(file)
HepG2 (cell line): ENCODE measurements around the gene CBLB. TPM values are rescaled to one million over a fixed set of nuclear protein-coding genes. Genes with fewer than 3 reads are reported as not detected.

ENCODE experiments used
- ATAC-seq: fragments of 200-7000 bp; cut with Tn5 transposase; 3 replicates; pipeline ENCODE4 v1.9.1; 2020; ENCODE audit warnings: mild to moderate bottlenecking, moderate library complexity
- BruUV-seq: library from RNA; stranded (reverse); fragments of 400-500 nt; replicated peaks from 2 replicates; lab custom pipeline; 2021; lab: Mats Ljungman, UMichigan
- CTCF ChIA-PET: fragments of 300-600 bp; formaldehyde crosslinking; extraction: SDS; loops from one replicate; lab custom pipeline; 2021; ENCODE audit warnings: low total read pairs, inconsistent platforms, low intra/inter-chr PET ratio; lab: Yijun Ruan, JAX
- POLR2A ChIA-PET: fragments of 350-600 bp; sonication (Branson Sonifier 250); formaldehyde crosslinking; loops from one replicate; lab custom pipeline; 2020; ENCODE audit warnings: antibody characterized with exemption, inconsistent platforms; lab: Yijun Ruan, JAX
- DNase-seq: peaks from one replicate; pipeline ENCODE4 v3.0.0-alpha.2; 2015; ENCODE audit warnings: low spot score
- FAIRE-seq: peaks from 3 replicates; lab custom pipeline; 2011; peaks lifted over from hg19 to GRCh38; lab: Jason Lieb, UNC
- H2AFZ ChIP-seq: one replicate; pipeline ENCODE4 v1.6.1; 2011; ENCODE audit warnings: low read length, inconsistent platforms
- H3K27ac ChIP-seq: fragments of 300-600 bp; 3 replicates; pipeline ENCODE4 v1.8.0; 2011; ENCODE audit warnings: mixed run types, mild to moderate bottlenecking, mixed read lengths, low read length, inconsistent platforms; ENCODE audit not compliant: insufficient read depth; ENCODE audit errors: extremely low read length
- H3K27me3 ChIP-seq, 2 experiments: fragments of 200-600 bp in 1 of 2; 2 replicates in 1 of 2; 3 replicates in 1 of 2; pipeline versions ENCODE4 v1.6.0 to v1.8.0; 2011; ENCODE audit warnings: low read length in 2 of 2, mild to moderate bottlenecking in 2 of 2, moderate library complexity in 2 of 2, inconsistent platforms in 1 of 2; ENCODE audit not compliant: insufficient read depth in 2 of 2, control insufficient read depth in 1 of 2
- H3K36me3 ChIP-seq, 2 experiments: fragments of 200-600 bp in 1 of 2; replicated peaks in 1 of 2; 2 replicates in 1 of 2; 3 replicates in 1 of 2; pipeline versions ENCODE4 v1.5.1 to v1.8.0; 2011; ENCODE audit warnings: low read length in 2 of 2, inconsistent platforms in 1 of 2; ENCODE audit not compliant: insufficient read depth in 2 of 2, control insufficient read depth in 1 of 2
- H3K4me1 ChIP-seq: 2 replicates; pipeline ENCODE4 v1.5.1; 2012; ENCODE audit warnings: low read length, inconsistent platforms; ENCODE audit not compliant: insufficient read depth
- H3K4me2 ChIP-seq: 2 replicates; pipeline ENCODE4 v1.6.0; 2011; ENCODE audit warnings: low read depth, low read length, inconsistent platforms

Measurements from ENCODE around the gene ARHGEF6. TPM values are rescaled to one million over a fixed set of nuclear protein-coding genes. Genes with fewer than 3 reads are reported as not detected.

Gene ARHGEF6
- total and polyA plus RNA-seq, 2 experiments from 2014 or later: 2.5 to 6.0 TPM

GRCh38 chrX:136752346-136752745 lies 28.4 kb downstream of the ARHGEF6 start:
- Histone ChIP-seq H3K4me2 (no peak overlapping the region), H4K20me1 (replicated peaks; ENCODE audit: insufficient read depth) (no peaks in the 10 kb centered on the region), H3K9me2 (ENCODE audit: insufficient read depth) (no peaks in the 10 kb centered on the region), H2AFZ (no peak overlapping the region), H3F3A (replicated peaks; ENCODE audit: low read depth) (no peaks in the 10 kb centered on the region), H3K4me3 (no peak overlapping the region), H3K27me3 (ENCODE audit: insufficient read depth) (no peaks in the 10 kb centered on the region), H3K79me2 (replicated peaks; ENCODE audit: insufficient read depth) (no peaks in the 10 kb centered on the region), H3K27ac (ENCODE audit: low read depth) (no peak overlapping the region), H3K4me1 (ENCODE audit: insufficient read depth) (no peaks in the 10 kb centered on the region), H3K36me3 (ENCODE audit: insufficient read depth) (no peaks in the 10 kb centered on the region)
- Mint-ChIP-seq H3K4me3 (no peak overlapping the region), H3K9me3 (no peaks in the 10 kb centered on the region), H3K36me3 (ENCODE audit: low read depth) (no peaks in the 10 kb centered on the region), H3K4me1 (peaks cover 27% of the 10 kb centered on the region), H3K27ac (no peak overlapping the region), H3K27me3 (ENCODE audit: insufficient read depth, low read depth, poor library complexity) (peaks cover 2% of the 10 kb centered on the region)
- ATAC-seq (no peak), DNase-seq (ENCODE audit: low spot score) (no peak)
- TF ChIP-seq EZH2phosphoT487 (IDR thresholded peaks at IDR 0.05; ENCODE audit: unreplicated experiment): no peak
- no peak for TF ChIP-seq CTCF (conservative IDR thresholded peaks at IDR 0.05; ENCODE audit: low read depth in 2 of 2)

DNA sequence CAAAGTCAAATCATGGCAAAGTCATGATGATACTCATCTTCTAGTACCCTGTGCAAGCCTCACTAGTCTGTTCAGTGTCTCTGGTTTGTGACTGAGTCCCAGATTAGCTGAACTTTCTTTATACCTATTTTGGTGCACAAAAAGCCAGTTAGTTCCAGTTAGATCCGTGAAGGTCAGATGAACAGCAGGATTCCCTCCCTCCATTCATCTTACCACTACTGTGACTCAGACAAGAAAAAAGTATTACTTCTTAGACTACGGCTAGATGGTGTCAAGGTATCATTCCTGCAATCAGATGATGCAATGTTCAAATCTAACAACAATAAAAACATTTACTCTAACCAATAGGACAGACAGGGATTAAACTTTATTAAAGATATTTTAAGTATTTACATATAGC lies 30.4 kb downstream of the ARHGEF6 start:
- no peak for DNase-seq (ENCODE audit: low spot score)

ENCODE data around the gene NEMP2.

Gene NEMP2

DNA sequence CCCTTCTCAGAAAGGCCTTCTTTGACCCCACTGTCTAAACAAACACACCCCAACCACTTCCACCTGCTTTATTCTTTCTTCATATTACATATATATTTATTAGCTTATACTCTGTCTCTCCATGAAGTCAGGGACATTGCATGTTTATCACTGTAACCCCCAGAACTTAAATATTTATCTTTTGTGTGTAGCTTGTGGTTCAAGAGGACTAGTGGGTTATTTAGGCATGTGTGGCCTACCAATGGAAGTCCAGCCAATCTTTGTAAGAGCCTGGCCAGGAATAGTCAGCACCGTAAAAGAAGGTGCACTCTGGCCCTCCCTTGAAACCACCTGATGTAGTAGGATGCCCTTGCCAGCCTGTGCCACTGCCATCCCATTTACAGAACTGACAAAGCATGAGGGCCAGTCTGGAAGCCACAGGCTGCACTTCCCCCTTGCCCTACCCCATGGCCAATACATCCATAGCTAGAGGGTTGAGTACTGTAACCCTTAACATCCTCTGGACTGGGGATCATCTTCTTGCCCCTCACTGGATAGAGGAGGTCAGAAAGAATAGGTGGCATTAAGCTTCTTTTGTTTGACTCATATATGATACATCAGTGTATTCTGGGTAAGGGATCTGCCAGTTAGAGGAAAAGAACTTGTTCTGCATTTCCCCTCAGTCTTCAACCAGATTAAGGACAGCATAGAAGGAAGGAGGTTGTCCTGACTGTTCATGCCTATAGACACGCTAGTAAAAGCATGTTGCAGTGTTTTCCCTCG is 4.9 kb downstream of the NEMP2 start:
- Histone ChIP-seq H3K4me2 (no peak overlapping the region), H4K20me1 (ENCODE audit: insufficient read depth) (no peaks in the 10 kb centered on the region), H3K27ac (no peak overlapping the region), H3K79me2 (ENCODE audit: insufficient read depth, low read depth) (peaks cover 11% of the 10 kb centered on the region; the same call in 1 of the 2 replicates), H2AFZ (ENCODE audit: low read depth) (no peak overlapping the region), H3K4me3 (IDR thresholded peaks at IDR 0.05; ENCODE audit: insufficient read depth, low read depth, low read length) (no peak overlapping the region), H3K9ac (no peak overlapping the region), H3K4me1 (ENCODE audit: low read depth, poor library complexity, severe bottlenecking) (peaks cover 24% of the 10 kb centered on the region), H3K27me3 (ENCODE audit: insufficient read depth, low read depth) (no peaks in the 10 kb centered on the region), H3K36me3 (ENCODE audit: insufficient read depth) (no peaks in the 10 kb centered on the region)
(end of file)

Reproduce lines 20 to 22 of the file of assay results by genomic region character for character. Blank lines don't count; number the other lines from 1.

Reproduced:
- Mint-ChIP-seq H3K4me3 (no peak overlapping the region), H3K9me3 (no peaks in the 10 kb centered on the region), H3K36me3 (ENCODE audit: low read depth) (no peaks in the 10 kb centered on the region), H3K4me1 (peaks cover 27% of the 10 kb centered on the region), H3K27ac (no peak overlapping the region), H3K27me3 (ENCODE audit: insufficient read depth, low read depth, poor library complexity) (peaks cover 2% of the 10 kb centered on the region)
- ATAC-seq (no peak), DNase-seq (ENCODE audit: low spot score) (no peak)
- TF ChIP-seq EZH2phosphoT487 (IDR thresholded peaks at IDR 0.05; ENCODE audit: unreplicated experiment): no peak